The university also plans on having a contest for its faculty and staff members, with details to be shared with the internal community in the coming weeks.
Fall plans continue to be unveiled
The University of Ottawa has released more details for its return to campus this fall. The university plans to have deliver “30-50 per cent of courses in person or in hybrid formats, with the rest being offered in online and distance formats,” stated a release. Residences will also be open, and a whole range of on-campus student activities for both the fall and winter terms are planned. Research activities are also expected to be back to full capacity.
University of Saskatchewan president Peter Stoicheff has released more details regarding back to campus plans. “Although COVID-19 case counts are currently high in Saskatchewan, we remain confident that, with the rapid deployment of vaccines and the support of the Ministry of Health and the Chief Medical Health Officer, our continued planning for a more open fall term can proceed,” he stated in a press release.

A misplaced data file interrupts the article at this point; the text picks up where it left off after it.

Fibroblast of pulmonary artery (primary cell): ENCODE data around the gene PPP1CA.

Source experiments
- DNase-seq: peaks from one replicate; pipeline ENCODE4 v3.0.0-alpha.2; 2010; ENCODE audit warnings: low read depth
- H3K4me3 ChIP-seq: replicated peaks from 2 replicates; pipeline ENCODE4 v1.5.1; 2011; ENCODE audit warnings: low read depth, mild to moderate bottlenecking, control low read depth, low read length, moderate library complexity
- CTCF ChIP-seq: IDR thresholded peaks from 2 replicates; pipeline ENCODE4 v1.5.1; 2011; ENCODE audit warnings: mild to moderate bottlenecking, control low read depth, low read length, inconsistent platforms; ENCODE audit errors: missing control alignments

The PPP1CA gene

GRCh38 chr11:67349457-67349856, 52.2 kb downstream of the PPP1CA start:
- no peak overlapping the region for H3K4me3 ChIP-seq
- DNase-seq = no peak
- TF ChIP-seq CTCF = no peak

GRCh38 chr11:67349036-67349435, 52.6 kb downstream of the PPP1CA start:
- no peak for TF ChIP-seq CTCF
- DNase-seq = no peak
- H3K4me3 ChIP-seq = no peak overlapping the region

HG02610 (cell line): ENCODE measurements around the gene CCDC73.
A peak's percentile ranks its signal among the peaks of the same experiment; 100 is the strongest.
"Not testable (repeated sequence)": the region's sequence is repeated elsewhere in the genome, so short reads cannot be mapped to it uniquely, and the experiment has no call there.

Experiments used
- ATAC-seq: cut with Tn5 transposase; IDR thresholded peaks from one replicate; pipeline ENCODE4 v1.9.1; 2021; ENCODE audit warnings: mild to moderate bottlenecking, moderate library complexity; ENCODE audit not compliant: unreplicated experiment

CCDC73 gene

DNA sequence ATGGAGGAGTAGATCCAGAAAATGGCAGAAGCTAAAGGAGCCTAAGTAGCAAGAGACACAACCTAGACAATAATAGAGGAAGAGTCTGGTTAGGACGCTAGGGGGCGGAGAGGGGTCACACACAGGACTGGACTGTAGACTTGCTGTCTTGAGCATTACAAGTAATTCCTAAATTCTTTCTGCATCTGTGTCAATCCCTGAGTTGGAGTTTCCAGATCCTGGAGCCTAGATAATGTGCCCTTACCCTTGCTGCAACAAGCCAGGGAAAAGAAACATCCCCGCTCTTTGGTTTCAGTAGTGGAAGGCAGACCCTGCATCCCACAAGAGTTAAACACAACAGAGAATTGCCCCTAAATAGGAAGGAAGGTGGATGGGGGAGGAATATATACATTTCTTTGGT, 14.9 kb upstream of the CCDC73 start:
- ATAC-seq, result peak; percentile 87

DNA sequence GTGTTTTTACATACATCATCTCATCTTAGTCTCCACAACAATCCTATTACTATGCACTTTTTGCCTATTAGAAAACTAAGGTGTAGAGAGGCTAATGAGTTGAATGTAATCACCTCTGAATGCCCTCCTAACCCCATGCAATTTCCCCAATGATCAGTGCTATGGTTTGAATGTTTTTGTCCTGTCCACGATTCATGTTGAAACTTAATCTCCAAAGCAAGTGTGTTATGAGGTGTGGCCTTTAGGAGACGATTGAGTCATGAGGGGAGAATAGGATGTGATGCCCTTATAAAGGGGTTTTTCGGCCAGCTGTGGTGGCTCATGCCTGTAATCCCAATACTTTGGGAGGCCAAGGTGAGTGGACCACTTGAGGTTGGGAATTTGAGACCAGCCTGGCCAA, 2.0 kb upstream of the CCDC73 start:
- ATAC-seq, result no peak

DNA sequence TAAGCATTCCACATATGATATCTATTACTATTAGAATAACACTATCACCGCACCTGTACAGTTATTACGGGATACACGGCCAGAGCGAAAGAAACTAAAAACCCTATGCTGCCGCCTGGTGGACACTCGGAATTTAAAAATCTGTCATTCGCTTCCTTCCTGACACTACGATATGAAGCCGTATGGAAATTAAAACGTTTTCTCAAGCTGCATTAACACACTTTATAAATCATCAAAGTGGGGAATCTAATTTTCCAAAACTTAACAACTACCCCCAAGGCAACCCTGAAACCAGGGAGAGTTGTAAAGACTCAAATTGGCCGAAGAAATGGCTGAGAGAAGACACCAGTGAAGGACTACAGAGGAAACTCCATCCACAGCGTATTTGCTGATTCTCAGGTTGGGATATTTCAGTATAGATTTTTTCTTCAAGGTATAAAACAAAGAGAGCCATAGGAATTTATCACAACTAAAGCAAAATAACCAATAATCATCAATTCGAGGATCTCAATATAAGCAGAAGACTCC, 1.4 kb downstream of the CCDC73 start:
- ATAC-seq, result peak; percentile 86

“The fall term should be considered ‘transitional’ as we will continue to offer some classes remotely. We will likely not complete our full transition out of pandemic operations until at least January 2022, at the beginning of winter term.” He also stated that student residences will be more fully opened to safely accommodate the increase in students on campus. “It is expected that administrative staff who directly support teaching, learning, and research, and associated student services, will return to campus this fall if their on-campus presence is necessary.” Additional info regarding the full roll-out will be released in the coming weeks.
Laurentian University also plans to have face-to-face activities and in-person course delivery back on campus this fall. Important factors include the significance of the in-person student experience as well as the requirements related to hands-on learning. “The university will also continue to deliver a multitude of academic programs and courses online, allowing students from around the world to attend Laurentian virtually,” stated the release.